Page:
Minunette Heuser vs. Sunday Times
Thu, Aug 30, 2018
Ruling by the Press Ombud
30 August 2018
Lodged by: Mr Albert le Roux, chairma: Emoya Big Cat Sanctuary
Date of article: 29 July 2018
Headline: Lions’ new home no safe haven for big cats: Six rescued lions have died - and funders are pulling the pride
Author of article: Bongani Fuzile
Respondent: Susan Smuts, internal ombud
Heuser complains that several statements in the article were:
· untrue/misleading/unfair (details below); and
· falsely attributed to her (details below).
They add that the journalist used bully tactics to secure the interview with them, and operated with false pretences.
The article was about the death of six former circus lions at Emoya Big Cat Sanctuary in Vaalwater, Limpopo, that had prompted an investigation by Animal Defenders International (ADI), which it said revealed “an ugly picture of mismanagement, negligence, drunken rages, inappropriate associations and abuse of staff and volunteers, which put our lions at risk”.
False, misleading statements
Heuser complains the article falsely stated that:
· there was “an ugly picture of mismanagement, negligence, drunken rages, inappropriate associations and abuse of staff and volunteers, which put our lions at risk”;
· “…[the lions] died as a result of gross negligence on Emoya’s part”;
· she had fed a decaying giraffe carcass to the lions;
· the external electric fence on the enclosure was inactive and the enclosure was set back deep in the bush;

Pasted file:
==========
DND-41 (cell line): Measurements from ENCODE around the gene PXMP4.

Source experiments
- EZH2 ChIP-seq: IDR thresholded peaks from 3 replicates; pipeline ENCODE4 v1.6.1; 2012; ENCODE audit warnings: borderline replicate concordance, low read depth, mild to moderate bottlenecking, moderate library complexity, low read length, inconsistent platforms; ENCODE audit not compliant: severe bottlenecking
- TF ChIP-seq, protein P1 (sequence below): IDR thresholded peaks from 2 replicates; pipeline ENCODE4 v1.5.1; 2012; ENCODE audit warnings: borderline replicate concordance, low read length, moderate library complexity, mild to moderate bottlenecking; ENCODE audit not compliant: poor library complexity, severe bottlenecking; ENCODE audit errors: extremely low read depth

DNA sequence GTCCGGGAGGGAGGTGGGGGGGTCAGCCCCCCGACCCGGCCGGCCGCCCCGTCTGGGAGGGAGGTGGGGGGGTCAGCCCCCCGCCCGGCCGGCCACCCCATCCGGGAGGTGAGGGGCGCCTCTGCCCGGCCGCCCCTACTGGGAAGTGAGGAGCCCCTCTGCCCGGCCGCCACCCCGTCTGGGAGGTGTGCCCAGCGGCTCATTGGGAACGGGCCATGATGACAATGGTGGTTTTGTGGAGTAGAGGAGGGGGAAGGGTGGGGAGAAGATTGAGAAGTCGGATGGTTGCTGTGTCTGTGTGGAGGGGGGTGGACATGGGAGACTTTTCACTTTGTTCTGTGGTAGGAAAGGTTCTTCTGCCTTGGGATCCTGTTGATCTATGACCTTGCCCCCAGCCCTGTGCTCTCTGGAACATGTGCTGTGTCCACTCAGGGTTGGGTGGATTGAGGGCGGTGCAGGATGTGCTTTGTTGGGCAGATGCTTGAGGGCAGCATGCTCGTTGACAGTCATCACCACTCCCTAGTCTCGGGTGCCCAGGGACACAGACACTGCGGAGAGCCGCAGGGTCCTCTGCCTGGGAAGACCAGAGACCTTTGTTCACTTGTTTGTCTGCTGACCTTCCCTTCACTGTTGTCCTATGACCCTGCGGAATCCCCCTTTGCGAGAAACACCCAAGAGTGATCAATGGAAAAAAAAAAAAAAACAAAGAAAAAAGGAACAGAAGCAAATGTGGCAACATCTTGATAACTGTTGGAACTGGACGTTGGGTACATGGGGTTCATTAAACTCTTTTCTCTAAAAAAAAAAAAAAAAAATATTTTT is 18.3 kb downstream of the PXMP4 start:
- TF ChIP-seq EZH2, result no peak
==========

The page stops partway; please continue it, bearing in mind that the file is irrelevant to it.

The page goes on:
· the lions’ death had been “an inside job”;
· she had claimed to have found first one, then another, commercial meat supplier; and
· ADI had:
o provided money for food for three months;
o transferred emergency funds of $5000 to Emoya for veterinary care;
o repeatedly requested that Emoya increase security;
o sent $13000 (about R170000) to Emoya for tents for extra shelter, but the money was never paid to the supplier; and
o to pay the vet again.
There is no need to go into any of the arguments from either side regarding the above. Each and every statement were either attributed to ADI, or to its founders (Messrs Jan Craemer and Tim Phillips). If their statements were incorrect, Heuser should take up the matter with them – and not with the messenger.
Surely ADI had the right to voice its opinion – the same right that Sunday Times had to report it. There was no obligation on Sunday Times to verify the correctness of their statements, as long as the newspaper did not present them as fact, and gave the Heusers a right of reply – which it did, on both counts.
I am also cognisant of the fact that a court case was looming between Emoya, which would in any case preclude this office of pronouncing of the correctness of ADI’s statements.
Statements falsely attributed to Heuser
Heuser denies she said that she would never let the lions go, that she would go to court to keep them, that she did not know what their fuss was, that Emoya fight ADI, and that they would take the matter to court if the lions were removed.
Smuts says the journalist recorded part of the interview, but some quotes came from what Heuser told the reporter while they were inspecting the sanctuary.
Given this situation, I am not in a position to establish whether Heuser in fact uttered the words in question – it is the journalist’s word against that of Heuser.
Bully tactics, false pretences
Heuser complains that that the journalist used bully tactics to secure the interview, and operated with false pretences.
The complainant has given me no reason to believe that she was “bullied” into granting the interview, or that there were any “false pretences” involved – the journalist informed her what the issue was about, and she willingly invited him into her house.
The complaint is dismissed.
The Complaints Procedures lay down that within seven working days of receipt of this decision, either party may apply for leave to appeal to the Chairperson of the SA Press Appeals Panel, Judge Bernard Ngoepe, fully setting out the grounds of appeal. He can be contacted at Khanyim@ombudsman.org.za.